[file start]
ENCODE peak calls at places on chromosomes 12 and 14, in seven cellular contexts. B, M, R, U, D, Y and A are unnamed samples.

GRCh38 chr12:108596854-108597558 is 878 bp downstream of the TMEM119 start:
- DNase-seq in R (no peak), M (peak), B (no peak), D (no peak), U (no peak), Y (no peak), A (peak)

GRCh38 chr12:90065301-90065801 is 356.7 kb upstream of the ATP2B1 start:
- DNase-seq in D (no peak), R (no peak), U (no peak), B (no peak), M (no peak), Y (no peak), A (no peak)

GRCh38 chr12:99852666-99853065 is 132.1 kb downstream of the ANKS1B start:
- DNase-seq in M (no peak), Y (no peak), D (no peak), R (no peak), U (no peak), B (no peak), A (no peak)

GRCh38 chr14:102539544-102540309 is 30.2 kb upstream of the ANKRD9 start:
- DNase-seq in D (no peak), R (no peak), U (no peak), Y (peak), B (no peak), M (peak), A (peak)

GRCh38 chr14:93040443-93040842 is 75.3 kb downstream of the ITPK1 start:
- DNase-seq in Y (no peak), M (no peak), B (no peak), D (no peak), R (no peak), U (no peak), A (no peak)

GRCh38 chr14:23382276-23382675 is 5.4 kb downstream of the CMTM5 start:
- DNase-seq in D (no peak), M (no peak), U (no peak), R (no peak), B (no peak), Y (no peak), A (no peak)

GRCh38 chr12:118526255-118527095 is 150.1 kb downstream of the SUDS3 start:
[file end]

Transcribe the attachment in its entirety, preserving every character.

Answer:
ENCODE peak calls at places on chromosomes 12 and 14, in seven cellular contexts. B, M, R, U, D, Y and A are unnamed samples.

GRCh38 chr12:108596854-108597558 is 878 bp downstream of the TMEM119 start:
- DNase-seq in R (no peak), M (peak), B (no peak), D (no peak), U (no peak), Y (no peak), A (peak)

GRCh38 chr12:90065301-90065801 is 356.7 kb upstream of the ATP2B1 start:
- DNase-seq in D (no peak), R (no peak), U (no peak), B (no peak), M (no peak), Y (no peak), A (no peak)

GRCh38 chr12:99852666-99853065 is 132.1 kb downstream of the ANKS1B start:
- DNase-seq in M (no peak), Y (no peak), D (no peak), R (no peak), U (no peak), B (no peak), A (no peak)

GRCh38 chr14:102539544-102540309 is 30.2 kb upstream of the ANKRD9 start:
- DNase-seq in D (no peak), R (no peak), U (no peak), Y (peak), B (no peak), M (peak), A (peak)

GRCh38 chr14:93040443-93040842 is 75.3 kb downstream of the ITPK1 start:
- DNase-seq in Y (no peak), M (no peak), B (no peak), D (no peak), R (no peak), U (no peak), A (no peak)

GRCh38 chr14:23382276-23382675 is 5.4 kb downstream of the CMTM5 start:
- DNase-seq in D (no peak), M (no peak), U (no peak), R (no peak), B (no peak), Y (no peak), A (no peak)

GRCh38 chr12:118526255-118527095 is 150.1 kb downstream of the SUDS3 start: